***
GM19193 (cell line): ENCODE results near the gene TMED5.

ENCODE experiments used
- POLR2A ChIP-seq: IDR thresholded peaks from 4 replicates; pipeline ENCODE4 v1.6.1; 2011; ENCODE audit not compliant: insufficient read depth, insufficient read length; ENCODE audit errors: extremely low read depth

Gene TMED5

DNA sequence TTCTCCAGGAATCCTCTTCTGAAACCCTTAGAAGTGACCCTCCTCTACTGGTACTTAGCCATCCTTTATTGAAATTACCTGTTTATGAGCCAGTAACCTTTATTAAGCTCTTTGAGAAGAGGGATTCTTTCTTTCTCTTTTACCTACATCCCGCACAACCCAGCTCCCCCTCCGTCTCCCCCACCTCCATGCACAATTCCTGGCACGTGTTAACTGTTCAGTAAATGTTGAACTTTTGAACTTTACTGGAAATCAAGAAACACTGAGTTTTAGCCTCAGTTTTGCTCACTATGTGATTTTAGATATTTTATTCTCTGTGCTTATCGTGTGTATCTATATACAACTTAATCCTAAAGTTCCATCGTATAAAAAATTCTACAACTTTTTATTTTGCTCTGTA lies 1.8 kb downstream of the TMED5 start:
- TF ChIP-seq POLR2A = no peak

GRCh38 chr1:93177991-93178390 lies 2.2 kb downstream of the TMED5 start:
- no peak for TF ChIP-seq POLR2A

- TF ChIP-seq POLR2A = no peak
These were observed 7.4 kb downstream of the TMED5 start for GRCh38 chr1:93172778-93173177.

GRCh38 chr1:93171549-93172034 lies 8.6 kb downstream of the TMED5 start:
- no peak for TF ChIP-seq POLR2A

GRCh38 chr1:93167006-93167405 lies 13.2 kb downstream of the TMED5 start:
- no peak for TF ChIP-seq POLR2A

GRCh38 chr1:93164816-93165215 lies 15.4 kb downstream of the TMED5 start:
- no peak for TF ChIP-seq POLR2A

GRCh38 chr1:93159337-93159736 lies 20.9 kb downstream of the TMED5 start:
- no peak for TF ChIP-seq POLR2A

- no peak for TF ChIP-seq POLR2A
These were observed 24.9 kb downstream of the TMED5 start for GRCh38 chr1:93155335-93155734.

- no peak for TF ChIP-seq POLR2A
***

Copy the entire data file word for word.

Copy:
GM19193 (cell line): ENCODE results near the gene TMED5.

ENCODE experiments used
- POLR2A ChIP-seq: IDR thresholded peaks from 4 replicates; pipeline ENCODE4 v1.6.1; 2011; ENCODE audit not compliant: insufficient read depth, insufficient read length; ENCODE audit errors: extremely low read depth

Gene TMED5

DNA sequence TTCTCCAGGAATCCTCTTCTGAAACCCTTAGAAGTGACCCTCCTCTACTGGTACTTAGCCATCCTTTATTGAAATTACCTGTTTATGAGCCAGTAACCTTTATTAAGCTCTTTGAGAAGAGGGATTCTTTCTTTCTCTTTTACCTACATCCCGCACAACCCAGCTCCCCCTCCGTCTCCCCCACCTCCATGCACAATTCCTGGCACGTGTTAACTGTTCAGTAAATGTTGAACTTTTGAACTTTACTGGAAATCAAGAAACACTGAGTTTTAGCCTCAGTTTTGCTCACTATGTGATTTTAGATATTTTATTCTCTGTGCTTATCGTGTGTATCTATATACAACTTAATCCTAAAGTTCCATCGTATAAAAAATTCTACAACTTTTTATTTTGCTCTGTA lies 1.8 kb downstream of the TMED5 start:
- TF ChIP-seq POLR2A = no peak

GRCh38 chr1:93177991-93178390 lies 2.2 kb downstream of the TMED5 start:
- no peak for TF ChIP-seq POLR2A

- TF ChIP-seq POLR2A = no peak
These were observed 7.4 kb downstream of the TMED5 start for GRCh38 chr1:93172778-93173177.

GRCh38 chr1:93171549-93172034 lies 8.6 kb downstream of the TMED5 start:
- no peak for TF ChIP-seq POLR2A

GRCh38 chr1:93167006-93167405 lies 13.2 kb downstream of the TMED5 start:
- no peak for TF ChIP-seq POLR2A

GRCh38 chr1:93164816-93165215 lies 15.4 kb downstream of the TMED5 start:
- no peak for TF ChIP-seq POLR2A

GRCh38 chr1:93159337-93159736 lies 20.9 kb downstream of the TMED5 start:
- no peak for TF ChIP-seq POLR2A

- no peak for TF ChIP-seq POLR2A
These were observed 24.9 kb downstream of the TMED5 start for GRCh38 chr1:93155335-93155734.

- no peak for TF ChIP-seq POLR2A